By Moira Cue
Robert Olen Butler's A Good Scent from a Strange Mountain is a Pulitzer Prize winning collection of short stories (1993) which all share the common theme of Vietnamese and American relations, beyond the war, from a place of cultural exchange—sometimes insular, as in the lives of Vietnamese uprooted from their homes and trying to assimilate or simply respond to the family struggles of today with as little change as possible; sometimes post-traumatic in nature, and sometimes more light-hearted.
Many of the stories' titles refer to ideals whose luster is tarnished, or at the least, renegotiated in this post-Vietnam era. In “Fairytale,” a Vietnamese prostitute finds love with an American businessman, Pretty Woman style.
In another story, called “Love,” a Vietnamese-American man living in the greater New Orleans area catches his wife cheating on him with the owner of a popular Vietnamese restaurant, and uses a “witchcraft” curse from a “low down papa” named “Dr. Joseph,” with hilarious (unintentional) consequences.
To share Butler's extraordinary talent, I've here is an excerpt from this gorgeously written story I've just described, which begins as follows:
“I was once able to bring fire from heaven. My wife knew that and her would-be lovers soon learned that, though sometimes the lesson was a hard one for them. But that was in Vietnam, and when the need arose once more, here in America, I had to find a new way. You see, it has never been easy for a man like me. I know I appear to be what they call here a “wimp.” I am not a handsome man, and I am small even for a Vietnamese. I assume the manners of a wimp, too, and I am conscious of doing that. I have done it all my life. I cross my legs at the knee and I step too lightly and I talk too much on subjects that others find boring. But there are two things about me that are exceptional. First, I was for many years a spy. You think that all spies look like the men in the movies. But real spies have a cover identity, even if that cover was in place many years before they began their secret life. The second thing about me is that I have a very beautiful wife. I married her when she was fifteen and I was twenty-five. Her parents were friends of my parents and they liked me very much and they gave me this great blessing and this great curse.”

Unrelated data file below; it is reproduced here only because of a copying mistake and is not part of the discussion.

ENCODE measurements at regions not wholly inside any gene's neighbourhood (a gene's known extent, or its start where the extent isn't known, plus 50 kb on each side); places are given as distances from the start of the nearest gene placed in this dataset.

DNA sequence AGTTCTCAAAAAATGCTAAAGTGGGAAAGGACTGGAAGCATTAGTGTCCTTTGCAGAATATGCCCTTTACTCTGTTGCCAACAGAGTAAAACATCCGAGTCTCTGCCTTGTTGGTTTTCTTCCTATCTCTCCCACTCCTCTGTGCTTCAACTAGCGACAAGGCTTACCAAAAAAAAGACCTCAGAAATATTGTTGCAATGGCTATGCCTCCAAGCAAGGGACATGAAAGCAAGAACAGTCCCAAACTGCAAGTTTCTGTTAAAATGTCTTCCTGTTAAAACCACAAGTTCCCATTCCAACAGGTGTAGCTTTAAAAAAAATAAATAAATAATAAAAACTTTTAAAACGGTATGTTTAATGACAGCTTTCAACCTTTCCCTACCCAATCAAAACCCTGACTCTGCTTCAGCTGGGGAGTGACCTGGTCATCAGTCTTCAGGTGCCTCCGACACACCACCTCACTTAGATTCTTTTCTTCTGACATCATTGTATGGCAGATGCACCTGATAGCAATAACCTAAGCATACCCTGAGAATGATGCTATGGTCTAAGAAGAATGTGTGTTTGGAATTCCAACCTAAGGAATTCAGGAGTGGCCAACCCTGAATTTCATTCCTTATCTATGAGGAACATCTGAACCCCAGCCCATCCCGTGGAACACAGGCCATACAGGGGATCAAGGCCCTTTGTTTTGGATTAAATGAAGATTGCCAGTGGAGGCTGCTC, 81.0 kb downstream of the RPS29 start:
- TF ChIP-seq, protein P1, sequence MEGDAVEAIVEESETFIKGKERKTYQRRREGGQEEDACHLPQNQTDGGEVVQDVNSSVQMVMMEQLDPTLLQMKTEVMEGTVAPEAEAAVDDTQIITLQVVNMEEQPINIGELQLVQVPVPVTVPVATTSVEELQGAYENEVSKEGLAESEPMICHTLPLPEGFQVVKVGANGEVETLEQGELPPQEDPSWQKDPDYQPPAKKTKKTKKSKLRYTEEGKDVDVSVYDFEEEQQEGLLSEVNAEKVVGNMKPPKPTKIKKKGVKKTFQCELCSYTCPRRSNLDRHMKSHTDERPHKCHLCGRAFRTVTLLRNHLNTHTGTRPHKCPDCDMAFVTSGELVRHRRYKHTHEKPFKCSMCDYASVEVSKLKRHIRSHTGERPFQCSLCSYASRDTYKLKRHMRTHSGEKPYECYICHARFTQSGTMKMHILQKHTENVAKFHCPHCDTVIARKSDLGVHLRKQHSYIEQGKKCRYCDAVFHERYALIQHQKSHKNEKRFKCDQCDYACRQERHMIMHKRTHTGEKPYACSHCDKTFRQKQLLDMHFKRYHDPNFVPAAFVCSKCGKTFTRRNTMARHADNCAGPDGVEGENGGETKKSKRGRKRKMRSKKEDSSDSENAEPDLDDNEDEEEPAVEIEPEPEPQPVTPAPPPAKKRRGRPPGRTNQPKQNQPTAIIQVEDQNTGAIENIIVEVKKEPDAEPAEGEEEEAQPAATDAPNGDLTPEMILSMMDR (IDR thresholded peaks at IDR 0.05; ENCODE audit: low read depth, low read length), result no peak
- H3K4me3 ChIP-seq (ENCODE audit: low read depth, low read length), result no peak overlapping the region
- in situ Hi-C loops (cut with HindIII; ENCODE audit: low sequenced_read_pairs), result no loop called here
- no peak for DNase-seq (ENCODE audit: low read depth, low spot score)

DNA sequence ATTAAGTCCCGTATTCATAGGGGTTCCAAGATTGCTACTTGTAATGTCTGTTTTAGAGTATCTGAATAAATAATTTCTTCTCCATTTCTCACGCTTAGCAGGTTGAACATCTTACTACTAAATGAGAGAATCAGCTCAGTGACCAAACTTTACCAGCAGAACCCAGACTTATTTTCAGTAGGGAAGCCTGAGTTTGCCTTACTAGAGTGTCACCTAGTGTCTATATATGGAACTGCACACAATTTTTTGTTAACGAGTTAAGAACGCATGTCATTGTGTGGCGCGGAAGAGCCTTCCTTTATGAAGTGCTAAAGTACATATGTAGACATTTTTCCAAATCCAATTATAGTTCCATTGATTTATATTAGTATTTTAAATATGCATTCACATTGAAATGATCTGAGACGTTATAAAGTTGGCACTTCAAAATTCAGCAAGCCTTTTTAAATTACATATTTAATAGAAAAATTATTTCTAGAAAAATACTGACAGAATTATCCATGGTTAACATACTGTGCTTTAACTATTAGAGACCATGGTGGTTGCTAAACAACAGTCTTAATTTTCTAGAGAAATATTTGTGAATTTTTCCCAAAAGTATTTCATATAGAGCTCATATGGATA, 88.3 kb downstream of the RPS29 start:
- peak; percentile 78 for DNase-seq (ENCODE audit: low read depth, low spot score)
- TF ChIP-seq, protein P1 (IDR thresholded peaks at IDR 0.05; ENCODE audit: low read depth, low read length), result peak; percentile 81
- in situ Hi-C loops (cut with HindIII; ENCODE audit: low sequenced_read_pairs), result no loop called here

The stage is set so completely with such a seemingly minimal effort on the part of the author, whose ability to create a strong character never seems self-important or stereotypical. The protagonist in this story is funny, likeable, and more than a little determined to keep his wife's love and loyalty. Still, as a reader, you don't expect the drama to unfold the way it does, and that's not exactly an easy feat to accomplish.
The diversity of Butler's imagination creates so many different plots, so that you never feel like you're reading variations on a theme, but more like each story is full of delightful surprises and its own unique characters. Butler's language borders both the poemy and realistic divisions of literary fiction, describing, in the title story, "A Good Scent From a Strange Mountain," the visions of a dying man, which starts, “Hô Chí Minh came to see me again last night, his hands covered with confectioner's sugar.”
I'm a fan of Robert Olen Butler and have recommended his collected short stories on many occasions. These stories provide a mufti-faceted look at the Post-war diaspora as it affected various classes of Vietnamese society and American culture alike. They are so beautifully written, well-crafted, and entertaining that anyone would enjoy reading this collection.
This story is ©2013, Moira Cue / The Hollywood Sentinel, all world rights reserved.